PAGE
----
Sabry presents himself as a conductor. The novel brings together its heroes within the same building. Through the description of the light, the decor and the costumes, he invites readers to become an integral part of the work and to feel very close to the characters. The descriptions capture the smallest details and assimilate the emotions of everyone: the accountant, the doctor, the engineer, the trader, the currency trafficker, the neighbours, etc.

The writer immerses us in a society which has been shaken by the war, its setbacks and its disappointments. It shows us how the 1967 crisis was one factor among many that led to the deterioration of the Egyptian economy. Enough to push the younger generation to leave the country in search of work. Naïm Sabry, who studied polytechnics at Cairo University, was himself forced to leave in search of a better life.

However, the Iran-Iraq war and falling oil prices led to a sharp recession and pushed many migrants to return. Egyptians did not escape the crisis and towards the end of the 1980s, many of them returned to Egypt.

When they returned, they discovered that Egypt was no longer what it used to be. Stunned by the social and economic changes, they found it hard to believe that all these changes had taken place in just five years. The country was plunged into chaos. The streets had become dirty and trash littered the sidewalks. Street vendors displayed their wares on the ground in front of the large stores. The writer describes so many images that have become more customary over time.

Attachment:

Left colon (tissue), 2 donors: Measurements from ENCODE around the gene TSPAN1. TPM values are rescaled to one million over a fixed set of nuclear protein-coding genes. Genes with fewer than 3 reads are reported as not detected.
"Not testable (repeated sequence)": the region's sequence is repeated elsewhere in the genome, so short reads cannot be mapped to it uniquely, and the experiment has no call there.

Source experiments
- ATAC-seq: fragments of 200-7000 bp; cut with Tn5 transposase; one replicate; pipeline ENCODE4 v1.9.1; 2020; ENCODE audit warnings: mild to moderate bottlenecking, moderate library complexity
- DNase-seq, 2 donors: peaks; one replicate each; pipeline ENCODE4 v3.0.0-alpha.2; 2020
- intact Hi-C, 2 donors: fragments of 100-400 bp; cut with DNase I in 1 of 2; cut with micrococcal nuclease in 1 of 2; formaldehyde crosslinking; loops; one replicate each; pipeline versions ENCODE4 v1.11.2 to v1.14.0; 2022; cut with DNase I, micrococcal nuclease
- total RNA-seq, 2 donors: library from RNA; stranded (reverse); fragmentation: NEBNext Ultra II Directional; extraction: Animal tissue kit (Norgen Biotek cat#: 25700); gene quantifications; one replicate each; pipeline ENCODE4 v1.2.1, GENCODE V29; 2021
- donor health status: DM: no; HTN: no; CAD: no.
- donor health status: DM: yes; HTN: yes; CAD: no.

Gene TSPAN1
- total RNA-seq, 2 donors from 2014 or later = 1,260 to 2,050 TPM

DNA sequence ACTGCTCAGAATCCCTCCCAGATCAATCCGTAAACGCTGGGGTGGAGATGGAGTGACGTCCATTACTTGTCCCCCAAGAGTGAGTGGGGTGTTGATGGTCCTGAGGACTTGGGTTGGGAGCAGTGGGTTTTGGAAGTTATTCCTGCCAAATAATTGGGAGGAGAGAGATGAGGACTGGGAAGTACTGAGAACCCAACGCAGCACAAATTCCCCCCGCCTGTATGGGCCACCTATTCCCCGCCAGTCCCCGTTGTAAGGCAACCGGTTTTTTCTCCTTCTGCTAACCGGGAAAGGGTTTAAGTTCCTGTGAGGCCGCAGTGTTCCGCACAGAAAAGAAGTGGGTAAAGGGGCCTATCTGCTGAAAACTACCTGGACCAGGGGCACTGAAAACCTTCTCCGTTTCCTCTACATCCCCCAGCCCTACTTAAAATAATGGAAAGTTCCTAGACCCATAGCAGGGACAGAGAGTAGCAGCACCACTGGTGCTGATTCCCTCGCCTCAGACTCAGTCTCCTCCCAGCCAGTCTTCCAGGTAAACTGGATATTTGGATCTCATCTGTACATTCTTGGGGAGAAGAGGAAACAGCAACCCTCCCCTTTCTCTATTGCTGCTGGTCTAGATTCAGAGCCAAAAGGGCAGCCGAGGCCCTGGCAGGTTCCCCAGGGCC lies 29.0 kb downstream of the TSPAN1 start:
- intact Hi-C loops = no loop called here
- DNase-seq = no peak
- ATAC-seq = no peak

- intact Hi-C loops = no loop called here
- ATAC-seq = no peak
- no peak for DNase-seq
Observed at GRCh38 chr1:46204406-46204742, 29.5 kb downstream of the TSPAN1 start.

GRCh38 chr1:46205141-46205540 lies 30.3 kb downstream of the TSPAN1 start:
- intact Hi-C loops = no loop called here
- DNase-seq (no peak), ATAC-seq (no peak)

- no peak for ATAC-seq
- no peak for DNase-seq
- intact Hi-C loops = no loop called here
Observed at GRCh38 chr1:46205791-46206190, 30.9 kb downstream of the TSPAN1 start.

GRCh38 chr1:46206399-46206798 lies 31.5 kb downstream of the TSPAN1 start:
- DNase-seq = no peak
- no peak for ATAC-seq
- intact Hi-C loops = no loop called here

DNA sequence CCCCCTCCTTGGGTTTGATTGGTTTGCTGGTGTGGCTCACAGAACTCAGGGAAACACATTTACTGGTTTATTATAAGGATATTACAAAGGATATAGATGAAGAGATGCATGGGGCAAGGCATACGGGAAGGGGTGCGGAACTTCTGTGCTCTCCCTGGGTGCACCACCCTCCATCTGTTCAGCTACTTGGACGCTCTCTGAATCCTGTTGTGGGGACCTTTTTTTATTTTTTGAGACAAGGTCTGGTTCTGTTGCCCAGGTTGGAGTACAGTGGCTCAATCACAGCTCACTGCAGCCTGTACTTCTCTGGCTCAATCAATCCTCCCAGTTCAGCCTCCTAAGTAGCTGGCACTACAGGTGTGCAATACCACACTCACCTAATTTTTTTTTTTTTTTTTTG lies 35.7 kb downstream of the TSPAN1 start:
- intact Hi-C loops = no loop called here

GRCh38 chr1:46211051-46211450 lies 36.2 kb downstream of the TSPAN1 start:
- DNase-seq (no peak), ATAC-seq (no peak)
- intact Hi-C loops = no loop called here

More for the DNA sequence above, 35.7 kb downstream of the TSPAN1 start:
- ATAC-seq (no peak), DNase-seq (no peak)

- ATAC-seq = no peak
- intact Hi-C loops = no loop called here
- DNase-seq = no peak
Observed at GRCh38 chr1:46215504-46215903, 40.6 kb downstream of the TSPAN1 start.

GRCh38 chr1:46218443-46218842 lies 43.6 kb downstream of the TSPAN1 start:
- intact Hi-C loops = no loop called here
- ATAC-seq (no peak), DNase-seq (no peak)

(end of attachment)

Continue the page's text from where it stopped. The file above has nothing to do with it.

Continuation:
During their stay in Libya or in other oil monarchies, the heroes of the novel manage to save money. Therefore, they could buy new apartments, get married or try to invest their money by founding their own businesses.

Lose your savings

For example, we follow the adventures of Rami, who did not have the means to create his company. “You have to know how to let go when you can’t change your situation,” he says. His neighbour suggests that he deposit his money with the Al-Chérif company, a private investment company offering much higher interest rates than banks. Rami dreams of increasing his profits and living like a king, but his aspirations quickly dissipate. It turns out that the fund investment companies were a complete scam and their clients ended up losing their money! It was a threat to the stability of the country's financial and economic system.

Naïm Sabry shows us the places he used to frequent with his friends during these years: the Sonesta Hotel, the Al-Baron Hotel, the Amphitryon, and the Roxy. He also mentions the Rabaa Al-Adawiya Mosque, Al-Tayaran Street, where he lived with his wife and only daughter after his return from Libya. The characters he describes communicate with each other by letters or landline telephones. We are a long way from the days of text messages and selfies. He thus bears witness to an era, that of the post-war period.

This article was first published in French in Al-Ahram Hebdo.